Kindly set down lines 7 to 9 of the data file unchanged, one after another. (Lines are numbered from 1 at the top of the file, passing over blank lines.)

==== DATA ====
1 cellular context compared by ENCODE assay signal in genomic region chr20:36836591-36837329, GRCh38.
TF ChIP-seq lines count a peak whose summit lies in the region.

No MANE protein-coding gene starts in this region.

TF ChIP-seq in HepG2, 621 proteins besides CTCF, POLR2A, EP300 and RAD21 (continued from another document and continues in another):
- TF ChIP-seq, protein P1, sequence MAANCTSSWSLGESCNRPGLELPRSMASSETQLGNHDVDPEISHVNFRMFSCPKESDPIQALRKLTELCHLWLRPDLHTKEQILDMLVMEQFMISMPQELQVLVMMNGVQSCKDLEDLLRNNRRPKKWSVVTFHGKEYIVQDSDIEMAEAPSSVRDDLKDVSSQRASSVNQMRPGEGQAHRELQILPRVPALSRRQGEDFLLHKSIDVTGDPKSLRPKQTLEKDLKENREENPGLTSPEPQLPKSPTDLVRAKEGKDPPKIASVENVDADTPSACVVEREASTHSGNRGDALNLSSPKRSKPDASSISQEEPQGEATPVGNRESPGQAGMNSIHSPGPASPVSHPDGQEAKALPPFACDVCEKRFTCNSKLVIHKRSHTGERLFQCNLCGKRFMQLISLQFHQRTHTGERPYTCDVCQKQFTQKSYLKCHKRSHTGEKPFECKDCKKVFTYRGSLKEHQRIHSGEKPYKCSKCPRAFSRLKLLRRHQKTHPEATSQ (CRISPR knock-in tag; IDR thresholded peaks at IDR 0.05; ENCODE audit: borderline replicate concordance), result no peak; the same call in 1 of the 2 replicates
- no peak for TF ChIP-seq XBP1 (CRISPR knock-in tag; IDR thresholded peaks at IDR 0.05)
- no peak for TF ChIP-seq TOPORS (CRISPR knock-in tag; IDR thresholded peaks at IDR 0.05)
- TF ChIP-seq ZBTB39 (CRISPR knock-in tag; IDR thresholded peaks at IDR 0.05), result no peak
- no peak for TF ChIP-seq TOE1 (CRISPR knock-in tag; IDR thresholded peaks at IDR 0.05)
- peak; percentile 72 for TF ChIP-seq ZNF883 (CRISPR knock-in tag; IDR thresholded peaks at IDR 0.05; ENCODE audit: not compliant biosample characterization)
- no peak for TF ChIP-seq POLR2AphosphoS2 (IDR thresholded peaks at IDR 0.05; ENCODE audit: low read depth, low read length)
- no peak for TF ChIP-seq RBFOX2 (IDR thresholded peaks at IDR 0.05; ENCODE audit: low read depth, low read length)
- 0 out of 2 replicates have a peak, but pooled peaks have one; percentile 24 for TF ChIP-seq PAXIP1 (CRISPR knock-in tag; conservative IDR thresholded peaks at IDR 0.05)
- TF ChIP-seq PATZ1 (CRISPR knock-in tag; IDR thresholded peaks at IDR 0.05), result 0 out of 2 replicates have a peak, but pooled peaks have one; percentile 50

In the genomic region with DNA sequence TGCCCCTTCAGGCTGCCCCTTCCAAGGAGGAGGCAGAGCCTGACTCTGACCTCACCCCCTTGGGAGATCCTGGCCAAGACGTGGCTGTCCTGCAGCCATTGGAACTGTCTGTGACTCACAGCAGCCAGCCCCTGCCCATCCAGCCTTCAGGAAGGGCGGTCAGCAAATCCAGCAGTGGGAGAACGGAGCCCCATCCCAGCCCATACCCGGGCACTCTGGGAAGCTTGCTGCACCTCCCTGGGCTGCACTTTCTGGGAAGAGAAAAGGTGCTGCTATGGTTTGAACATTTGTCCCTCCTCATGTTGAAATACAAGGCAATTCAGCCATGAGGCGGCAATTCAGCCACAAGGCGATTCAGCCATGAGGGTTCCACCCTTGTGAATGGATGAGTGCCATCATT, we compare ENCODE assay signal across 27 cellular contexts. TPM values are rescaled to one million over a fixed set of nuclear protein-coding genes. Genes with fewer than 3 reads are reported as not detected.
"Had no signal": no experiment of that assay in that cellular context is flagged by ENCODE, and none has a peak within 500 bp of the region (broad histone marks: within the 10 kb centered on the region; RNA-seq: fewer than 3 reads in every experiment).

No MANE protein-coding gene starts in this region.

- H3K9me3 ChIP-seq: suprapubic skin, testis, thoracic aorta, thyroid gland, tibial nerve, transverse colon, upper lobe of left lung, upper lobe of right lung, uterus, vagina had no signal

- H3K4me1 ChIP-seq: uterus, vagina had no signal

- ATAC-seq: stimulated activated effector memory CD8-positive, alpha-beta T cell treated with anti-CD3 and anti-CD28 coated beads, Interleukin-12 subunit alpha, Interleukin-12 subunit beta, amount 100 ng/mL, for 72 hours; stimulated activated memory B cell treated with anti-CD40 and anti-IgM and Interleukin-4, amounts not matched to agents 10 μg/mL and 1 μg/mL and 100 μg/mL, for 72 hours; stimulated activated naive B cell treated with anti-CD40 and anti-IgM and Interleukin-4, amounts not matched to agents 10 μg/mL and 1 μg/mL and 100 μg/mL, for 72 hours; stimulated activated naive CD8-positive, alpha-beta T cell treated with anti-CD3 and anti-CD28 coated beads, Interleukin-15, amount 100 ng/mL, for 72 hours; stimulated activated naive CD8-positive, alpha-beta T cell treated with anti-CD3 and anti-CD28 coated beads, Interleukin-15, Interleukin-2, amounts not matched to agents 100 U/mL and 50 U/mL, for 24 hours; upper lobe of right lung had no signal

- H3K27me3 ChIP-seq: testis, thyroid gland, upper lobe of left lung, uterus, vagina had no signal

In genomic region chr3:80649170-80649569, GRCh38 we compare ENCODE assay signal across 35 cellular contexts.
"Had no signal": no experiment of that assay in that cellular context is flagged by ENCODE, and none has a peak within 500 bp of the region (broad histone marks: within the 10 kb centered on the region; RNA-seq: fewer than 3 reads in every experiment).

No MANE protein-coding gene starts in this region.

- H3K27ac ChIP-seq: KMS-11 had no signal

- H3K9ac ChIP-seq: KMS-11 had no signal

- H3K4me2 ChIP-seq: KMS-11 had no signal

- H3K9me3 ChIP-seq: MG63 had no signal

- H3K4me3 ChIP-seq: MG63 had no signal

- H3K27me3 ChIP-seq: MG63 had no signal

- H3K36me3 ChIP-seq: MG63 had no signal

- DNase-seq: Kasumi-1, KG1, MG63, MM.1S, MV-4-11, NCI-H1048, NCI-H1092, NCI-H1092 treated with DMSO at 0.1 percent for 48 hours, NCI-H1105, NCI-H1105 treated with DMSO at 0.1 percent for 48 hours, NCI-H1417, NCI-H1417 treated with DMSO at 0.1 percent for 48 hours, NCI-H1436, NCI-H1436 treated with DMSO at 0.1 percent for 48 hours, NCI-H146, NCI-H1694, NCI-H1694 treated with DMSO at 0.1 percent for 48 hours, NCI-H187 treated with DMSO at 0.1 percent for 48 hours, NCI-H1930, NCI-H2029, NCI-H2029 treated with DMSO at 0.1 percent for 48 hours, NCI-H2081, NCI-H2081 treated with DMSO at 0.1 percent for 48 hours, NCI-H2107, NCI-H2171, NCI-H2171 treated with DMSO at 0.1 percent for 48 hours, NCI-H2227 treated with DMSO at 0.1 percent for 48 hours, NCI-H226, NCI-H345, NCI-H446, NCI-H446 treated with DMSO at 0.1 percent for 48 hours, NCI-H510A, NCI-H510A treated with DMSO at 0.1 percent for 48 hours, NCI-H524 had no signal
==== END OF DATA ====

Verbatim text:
- no peak for TF ChIP-seq TOPORS (CRISPR knock-in tag; IDR thresholded peaks at IDR 0.05)
- TF ChIP-seq ZBTB39 (CRISPR knock-in tag; IDR thresholded peaks at IDR 0.05), result no peak
- no peak for TF ChIP-seq TOE1 (CRISPR knock-in tag; IDR thresholded peaks at IDR 0.05)